English 190

Research Seminar: Sentimentality


Section Semester Instructor Time Location Course Areas
3 Fall 2012 Carmody, Todd
MW 1:30-3 301 Wheeler

Book List

Brown, William Hill: The Power of Sympathy and The Coquette; Douglass, Frederick and Jacobs, Harriet: Narrative of the Life of Frederick Douglass, an American Slave, and Incidents in the Life of a Slave Girl; Harper, Frances E. E.: Iola Leroy, or, Shadows Uplifted; Howells, William Dean: An Imperative Duty; Hurst, Fannie: Imitation of Life; Stowe, Harriet Beecher: Uncle Tom's Cabin; Wilson, Harriet: Our Nig, or, Sketches from the Life of a Free Black

Description

In this seminar, we will examine the place of sentimentality in American literature of the nineteenth and early twentieth centuries. Considering works of fiction, poetry, and performance, we will ask how and why certain kinds of feeling—and suffering in particular—have become central to the articulation of American national identity. By way of introduction, our readings will survey the migration of sentimental fiction to the United States in the 1780s, the rise of abolitionist and indigenous rights discourse in the 1830s, and the genre’s subsequent entwinement with the nascent consumer cultures and commodity forms of the early twentieth century. Our focus will then be on how sentimentality develops as an identifiable set of formal conventions, rhetorical poses, and political strategies from the mid-nineteenth century onward. We will pay particular attention to how sentimental literature, in its various guises, seeks to enable identification across boundaries of race, gender, and class. What kinds of politics do spectacles of emotion enable? What kinds of politics do they foreclose? Other topics of concern will include sympathy, mourning, nostalgia, melodrama, the cultural logic of separate spheres, religion, protest, and historical memory. 

Over the course of the semester, students will learn hands-on research methodology, complete an annotated bibliography, and write a substantial research paper. Authors to be read may include Catherine Maria Sedgwick, Harriet Beecher Stowe, Walt Whitman, Frederick Douglass, Harriet Jacobs, Richard Wright, James Baldwin, Kate Chopin, Charlotte Perkins Gilman, W.E.B. Du Bois, Hart Crane, Edna St. Vincent Millay, Countee Cullen, Langston Hughes, Edna Ferber, Fannie Hurst, and others. We will also be reading broadly in the fields of gender and sexuality, critical race, disability, and affect studies.

Please read the paragraph on page 2 of the instructions area of this Announcement of Classes for more details about enrolling in or wait-listing for this course.

Please click here for more information about enrollment in English 190.

Other Recent Sections of This Course

spring, 2020

190/1

Research Seminar: Ecopoetry and Ecopoetics

190/2

Research Seminar: William Faulkner’s Temporalities

190/3

Research Seminar: American Romanticism

190/4

Research Seminar: Poetry and the Virtues

190/5

Research Seminar: British Fiction Since 1945

190/6

Research Seminar: Hollywood in the Thirties

190/7

Research Seminar: Jane Austen

190/8

Research Seminar: James Joyce

190/9

Research Seminar: Victorian Versification

190/10

Research Seminar: Modern California Books and Film

fall, 2019

190/1

Research Seminar: Creative Sentences

190/2

Research Seminar: Shakespeare and Company

190/3

Research Seminar: American Transcendentalism

190/4

Research Seminar: Cli Fi (Climate Change Fiction)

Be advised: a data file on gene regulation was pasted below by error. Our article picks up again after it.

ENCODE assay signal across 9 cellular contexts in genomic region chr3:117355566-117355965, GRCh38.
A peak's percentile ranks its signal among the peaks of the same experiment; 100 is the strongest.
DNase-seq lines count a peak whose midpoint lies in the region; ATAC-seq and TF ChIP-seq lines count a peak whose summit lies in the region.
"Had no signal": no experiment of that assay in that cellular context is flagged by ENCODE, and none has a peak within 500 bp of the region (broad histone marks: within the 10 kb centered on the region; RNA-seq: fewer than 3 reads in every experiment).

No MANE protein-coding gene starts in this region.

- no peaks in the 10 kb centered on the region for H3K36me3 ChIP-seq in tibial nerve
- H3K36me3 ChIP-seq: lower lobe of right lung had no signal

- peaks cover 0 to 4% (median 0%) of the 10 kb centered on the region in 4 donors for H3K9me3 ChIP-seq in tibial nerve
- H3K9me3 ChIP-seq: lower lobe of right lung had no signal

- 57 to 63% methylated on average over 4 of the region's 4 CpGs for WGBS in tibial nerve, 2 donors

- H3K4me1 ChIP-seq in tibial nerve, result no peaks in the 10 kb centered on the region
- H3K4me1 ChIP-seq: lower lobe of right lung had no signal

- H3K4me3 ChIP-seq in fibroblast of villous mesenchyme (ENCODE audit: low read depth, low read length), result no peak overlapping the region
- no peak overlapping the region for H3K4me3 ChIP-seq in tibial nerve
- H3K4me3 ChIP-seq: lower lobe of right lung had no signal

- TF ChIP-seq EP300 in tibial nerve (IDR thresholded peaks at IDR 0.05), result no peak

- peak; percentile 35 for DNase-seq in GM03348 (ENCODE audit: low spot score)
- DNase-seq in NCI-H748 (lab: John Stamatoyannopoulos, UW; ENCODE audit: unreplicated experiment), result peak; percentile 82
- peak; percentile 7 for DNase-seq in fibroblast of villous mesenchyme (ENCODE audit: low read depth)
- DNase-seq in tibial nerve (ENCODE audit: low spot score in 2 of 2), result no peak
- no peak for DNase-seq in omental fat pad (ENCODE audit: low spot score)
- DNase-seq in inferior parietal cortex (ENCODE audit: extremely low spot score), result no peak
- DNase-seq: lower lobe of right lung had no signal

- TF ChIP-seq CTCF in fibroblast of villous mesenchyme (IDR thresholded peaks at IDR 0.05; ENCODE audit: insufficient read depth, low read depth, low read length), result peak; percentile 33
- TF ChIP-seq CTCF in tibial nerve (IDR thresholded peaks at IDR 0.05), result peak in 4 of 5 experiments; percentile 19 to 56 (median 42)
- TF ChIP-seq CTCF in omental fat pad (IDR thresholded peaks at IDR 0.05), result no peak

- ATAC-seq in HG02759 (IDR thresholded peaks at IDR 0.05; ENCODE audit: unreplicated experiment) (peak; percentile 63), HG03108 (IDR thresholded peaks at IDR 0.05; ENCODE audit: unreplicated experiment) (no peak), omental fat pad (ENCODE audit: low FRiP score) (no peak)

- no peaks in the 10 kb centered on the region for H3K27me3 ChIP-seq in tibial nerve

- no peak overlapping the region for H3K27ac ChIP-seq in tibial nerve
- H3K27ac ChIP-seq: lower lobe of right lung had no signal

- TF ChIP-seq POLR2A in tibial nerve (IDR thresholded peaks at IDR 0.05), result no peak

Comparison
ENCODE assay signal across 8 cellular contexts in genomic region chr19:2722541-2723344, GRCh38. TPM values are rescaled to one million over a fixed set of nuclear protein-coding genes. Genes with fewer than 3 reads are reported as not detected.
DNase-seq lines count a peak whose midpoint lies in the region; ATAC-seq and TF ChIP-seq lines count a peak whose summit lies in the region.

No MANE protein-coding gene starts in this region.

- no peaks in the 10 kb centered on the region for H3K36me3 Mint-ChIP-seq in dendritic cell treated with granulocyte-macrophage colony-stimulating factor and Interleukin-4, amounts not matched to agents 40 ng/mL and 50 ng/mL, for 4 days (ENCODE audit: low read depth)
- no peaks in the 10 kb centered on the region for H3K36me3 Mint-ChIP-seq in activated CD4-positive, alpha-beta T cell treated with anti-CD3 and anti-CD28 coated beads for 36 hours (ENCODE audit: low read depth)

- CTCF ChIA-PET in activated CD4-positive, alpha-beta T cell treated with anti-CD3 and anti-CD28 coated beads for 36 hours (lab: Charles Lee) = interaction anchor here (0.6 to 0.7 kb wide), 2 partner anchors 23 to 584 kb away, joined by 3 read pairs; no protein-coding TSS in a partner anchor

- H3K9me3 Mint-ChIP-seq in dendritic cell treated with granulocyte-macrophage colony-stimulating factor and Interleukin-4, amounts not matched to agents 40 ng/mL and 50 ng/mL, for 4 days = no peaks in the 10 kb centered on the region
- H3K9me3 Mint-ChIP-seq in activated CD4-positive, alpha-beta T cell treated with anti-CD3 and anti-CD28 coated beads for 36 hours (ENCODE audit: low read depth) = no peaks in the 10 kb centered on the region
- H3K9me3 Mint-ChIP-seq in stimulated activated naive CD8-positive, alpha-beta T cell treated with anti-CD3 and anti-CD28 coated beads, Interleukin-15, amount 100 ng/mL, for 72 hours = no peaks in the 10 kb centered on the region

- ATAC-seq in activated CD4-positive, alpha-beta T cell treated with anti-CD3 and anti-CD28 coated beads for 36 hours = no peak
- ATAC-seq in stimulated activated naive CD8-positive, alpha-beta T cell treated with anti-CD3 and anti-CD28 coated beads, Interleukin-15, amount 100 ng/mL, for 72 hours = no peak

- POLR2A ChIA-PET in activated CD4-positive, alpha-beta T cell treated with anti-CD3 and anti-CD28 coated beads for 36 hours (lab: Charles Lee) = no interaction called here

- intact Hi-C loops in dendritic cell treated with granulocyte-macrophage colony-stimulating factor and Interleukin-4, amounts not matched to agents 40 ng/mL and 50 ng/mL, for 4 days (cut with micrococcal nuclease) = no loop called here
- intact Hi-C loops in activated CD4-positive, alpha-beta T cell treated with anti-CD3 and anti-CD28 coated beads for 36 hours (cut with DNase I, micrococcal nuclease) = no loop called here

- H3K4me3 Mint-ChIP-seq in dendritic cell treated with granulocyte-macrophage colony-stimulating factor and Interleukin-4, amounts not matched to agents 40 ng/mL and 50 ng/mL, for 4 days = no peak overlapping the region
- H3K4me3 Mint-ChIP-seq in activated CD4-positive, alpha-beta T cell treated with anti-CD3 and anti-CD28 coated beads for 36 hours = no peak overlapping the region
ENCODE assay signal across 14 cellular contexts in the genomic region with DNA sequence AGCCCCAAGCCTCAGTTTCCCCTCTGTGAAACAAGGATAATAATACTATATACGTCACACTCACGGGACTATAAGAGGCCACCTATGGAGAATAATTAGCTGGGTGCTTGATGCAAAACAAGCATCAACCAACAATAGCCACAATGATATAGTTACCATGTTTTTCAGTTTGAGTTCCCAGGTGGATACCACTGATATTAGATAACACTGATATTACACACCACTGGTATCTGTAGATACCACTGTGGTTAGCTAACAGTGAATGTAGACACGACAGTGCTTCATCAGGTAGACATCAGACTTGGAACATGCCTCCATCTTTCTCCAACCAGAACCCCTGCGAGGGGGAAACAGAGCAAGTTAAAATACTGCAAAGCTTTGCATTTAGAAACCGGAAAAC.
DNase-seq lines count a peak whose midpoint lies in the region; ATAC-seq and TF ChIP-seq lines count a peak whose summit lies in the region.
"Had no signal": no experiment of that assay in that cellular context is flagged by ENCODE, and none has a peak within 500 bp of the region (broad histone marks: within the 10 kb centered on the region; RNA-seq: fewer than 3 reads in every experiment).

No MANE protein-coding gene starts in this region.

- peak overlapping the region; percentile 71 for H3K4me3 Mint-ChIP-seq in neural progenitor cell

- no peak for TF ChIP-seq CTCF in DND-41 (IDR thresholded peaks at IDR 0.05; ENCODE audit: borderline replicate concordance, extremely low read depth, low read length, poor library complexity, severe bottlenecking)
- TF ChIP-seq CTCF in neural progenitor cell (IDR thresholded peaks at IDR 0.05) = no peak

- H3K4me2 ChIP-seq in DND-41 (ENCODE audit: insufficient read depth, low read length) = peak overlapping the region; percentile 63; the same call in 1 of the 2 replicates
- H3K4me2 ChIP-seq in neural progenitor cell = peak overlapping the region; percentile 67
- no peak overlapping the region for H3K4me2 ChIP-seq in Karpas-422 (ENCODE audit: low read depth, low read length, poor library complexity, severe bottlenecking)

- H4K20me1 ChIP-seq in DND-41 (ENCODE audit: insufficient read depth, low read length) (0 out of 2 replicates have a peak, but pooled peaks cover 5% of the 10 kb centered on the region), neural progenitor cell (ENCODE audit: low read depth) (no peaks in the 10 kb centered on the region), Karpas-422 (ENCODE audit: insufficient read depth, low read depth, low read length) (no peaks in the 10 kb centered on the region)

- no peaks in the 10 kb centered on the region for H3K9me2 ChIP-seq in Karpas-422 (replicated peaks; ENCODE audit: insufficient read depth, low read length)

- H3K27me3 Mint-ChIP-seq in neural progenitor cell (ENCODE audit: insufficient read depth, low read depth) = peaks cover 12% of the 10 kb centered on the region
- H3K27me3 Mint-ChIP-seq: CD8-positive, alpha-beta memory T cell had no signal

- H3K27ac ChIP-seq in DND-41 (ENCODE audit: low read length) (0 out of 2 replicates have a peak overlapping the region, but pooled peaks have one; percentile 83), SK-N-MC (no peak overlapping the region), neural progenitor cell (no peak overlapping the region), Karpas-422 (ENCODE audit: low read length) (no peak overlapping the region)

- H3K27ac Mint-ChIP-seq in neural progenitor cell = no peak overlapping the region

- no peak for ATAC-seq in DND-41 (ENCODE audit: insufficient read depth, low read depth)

190/5

Research Seminar: The Urban Postcolonial

190/6

Research Seminar: Literature on Trial: Romanticism, Law, Justice

190/8

Research Seminar: Ideology

190/10

Research Seminar: Inventing Nature and Constructing Race

spring, 2019

190/1

Research Seminar: Flann O'Brien and Irish Literature

190/2

Research Seminar: Transsexual Literatures and Cultures

190/3

Research Seminar: James / Baldwin

190/5

Research Seminar: California Books and Movies Since World War I

190/6

Research Seminar: Carnal Knowledge in Medieval and Early Modern Literature

190/7

Research Seminar

190/8

Research Seminar: Edgar Allan Poe

190/9

Research Seminar: Frederick Douglass and Abraham Lincoln

190/10

Research Seminar: Emily Dickinson

190/11

Research Seminar: Willa Cather

190/13

Research Seminar: Sixties Cinema

fall, 2018

190/1

Research Seminar: Melville in the 50s

190/2

Research Seminar: Laughter and Vision: Explorations in the Novel of Ideas

190/3

Research Seminar: Representations of Coercion and Resistance in African American Slave, Jim Crow, and Neo-slave Narratives

190/4

Research Seminar: William Blake

190/7

Research Seminar: The Urban Postcolonial

190/8

Research Seminar: Repression and Resistance

190/9

Research Seminar: Mark Twain

Griffin, Ben

190/10

Research Seminar

No instructor assigned yet.

190/11

Research Seminar

No instructor assigned yet.

190/12

Research Seminar: California Books and Movies Since World War I

190/13

Research Seminar: The Jamesian Novel

190/14

Research Seminar

spring, 2018

190/1

Research Seminar: Trials of Literature: Romanticism, Justice, and the Law

190/2

Research Seminar: James Joyce

190/3

Research Seminar: Hawthorne & Melville

190/4

Research Seminar: Reading Walden Carefully

190/5

Research Seminar: Harlem Renaissance

190/6

Research Seminar: Sixty Years Since: The Historical Novel

190/7

Research Seminar: Contemporary Historical Fiction

190/8

Research Seminar: Literary Theory and Its Objects

190/9

Research Seminar: The Faerie Queene: The Ethics of Imagination

190/10

Research Seminar: Pagan Fictions in Christian Literature

190/11

Research Seminar: Andrew Marvell

190/12

Research Seminar: California Books and Movies Since World War I

190/13

Research Seminar: Alfred Hitchcock


Back to Semester List